Story and Why
Let's Talk About
Throughout the Ages, oral history was the traditional way people
learned about their ancestors. Nowadays, it is rare to use this method
to pass on your family history. But, it can be a wonderful way to do so!
Think of the impact of
hearing the voices of relatives, especially those who lived long before
you, telling about their lives and their experiences. You get the
opportunity to hear them, in their own voices and with the unique
nuances of their personality, describe the most significant events of
It's like time traveling.
As you might imagine, the retelling of military
experiences can be extremely powerful. Veterans are often kidded about
telling their “war stories”, but let’s
face it, these experiences had a lasting impact on these veterans and
sharing those experiences allows others to understand how important
they are to them. Of course, these are invaluable history lessons for
An ongoing effort to preserve their stories, the Veterans
History Project, is directed by the American
Folklife Center of the Library of Congress.
This is an
excellent oral-history project (the Association of Personal Historians
is now affiliated and helping) and you can learn more about it here.
***Note: Think about the
many members of the Armed Services currently oversees in areas like
Afghanistan and Iraq. They will have experiences that need to be
remembered and preserved, not to glorify them, but to tell their story.****
This photo taken Damir Sagolj - Reuters News
Service - shows something we normally don't see in media pictures from
Iraq, a poignant moment with a soldier and child.
there are many ways
to preserve your family history or tell your life story. This doesn't
mean that oral history should be discounted. On the contrary, the
improvement of recording equipment and the ability to transfer digital
recordings to a computer and make a CD or DVD keepsake make audio
recordings a terrific format.
you want to capture people's stories by interviewing them you
probably are interested in what kind of portable digital audio recorder
you should invest in.
a big topic. There's quite a lot to choose from.
Much of the decision depends on 1) how much interviewing and
recording you are doing and 2) what you can afford to spend.
If you are just doing it for your friends and family (and probably not
business) you can get away with using one of the less expensive models.
An example is the Olympus VN-4100PC Digital Voice Recorder.
You can find it for less than $50.
If you are recording for an organization or need to preserve the oral
histories and quality standards are important then you will be looking
at more advanced models. Some of the standard professional
are Marantz, Tascam, Zoom, Edirol, Fostex and Sony. And, yes, Olympus
some higher end models, too.
The good news is that digital audio recording advances continue to be
impressive, and like computers, they seem to be getting better and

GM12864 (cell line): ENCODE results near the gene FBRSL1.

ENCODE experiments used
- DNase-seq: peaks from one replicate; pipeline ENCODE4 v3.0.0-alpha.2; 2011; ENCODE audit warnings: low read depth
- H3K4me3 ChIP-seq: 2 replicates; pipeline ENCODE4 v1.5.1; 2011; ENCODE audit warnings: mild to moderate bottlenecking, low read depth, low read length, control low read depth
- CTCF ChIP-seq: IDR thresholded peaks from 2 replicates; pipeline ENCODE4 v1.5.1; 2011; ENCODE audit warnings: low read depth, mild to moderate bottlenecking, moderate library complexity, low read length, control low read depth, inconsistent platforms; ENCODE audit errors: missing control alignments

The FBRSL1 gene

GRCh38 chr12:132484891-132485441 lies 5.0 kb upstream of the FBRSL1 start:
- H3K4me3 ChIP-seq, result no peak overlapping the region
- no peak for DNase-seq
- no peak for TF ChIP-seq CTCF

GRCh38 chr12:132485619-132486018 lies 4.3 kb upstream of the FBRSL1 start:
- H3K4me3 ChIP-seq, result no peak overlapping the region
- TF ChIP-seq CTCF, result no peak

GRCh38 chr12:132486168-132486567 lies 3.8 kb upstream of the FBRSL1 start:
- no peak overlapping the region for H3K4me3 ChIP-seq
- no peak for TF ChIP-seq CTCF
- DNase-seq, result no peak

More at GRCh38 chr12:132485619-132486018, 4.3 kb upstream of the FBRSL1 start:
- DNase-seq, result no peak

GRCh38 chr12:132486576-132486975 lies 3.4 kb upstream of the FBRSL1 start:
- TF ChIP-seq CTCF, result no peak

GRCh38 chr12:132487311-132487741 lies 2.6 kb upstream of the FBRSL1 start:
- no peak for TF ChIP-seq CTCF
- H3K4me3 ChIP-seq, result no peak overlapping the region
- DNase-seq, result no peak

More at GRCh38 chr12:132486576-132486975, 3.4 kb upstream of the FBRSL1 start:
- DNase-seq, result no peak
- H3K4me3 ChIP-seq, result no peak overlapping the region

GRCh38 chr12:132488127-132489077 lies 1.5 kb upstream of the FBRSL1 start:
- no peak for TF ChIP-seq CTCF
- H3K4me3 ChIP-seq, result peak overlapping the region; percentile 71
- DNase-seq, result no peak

better without big increases in price.
I recently purchased the Tascam DR-40. It has a number of excellent
features, is compact enough for traveling and does a terrific job. It's
also a lot of "bang for the buck". I purchased mine for just under $200.
You'll want to consider how much recording time your device can handle,
the microphones (built in as well as input options), what format the
files are preserved in, how they transfer to a computer, the size of
the device...and these are just a few considerations. Don't
let it overwhelm you. With the Internet it is relatively easy
to research, shop and compare.
Here are some helpful sites to give you more information, compare
brands, equipment and price:
Of course once you upload your recordings to a computer you will need
to transcribe, and maybe even edit, your oral histories. Once
again, there are many software options. I find that the free
- you can get it here.
You Let the
When you prepare to record an oral history consider
the setting. You
want the person you interview to be comfortable and ready to talk. You
want to be prepared with your questions. Make sure there aren't going
to be unnecessary interruptions.
“Good Times Roll”...Prepare!
Avoid background noise. Check for open windows, the hum of a
refrigerator, or noisy ceiling fans or air conditioning. Turn off the
phone ringer. Make sure you aren't getting background noise like pets.
Chirping birds or an occasional barking dog may not seem like a big
deal at the time, but will be annoying when you playback the recording.
If you are seated at a table make sure the microphone is closest to the
person you are getting the story from. If the table is glass covered or
hard surface put a blanket or table cloth down to absorb sound. In
addition, some rooms can have an echo, like the kitchen.
For higher quality recording consider using a lavalier
clipped to a lapel or clothing near the head of the person being
interviewed (note: for this method you are probably using two
microphones, one for the subject and the other for the person
conducting the interview, so you will need a recorder with
inputs, or a splitter).
Test out the recorder with some normal conversation first and then play
it back to see how it sounds. Make adjustments as necessary.
You also might need to coach the person you are interviewing. People
can often trail off at the end of their sentences, particularly when
recalling sensitive or emotional memories. Politely remind them to
speak clearly and slowly.
You can learn more about oral history through the Oral
Get additional helpful information at:
of Personal Historians
A member directory, many helpful articles and information about
personal history preservation.
What is Oral History? How can I use oral history? The Oral History
Society gives lots of great information.
to Your Life Is Your Story Home Page
Everybody has a story to tell!
Copyright © 2003 - 2012 All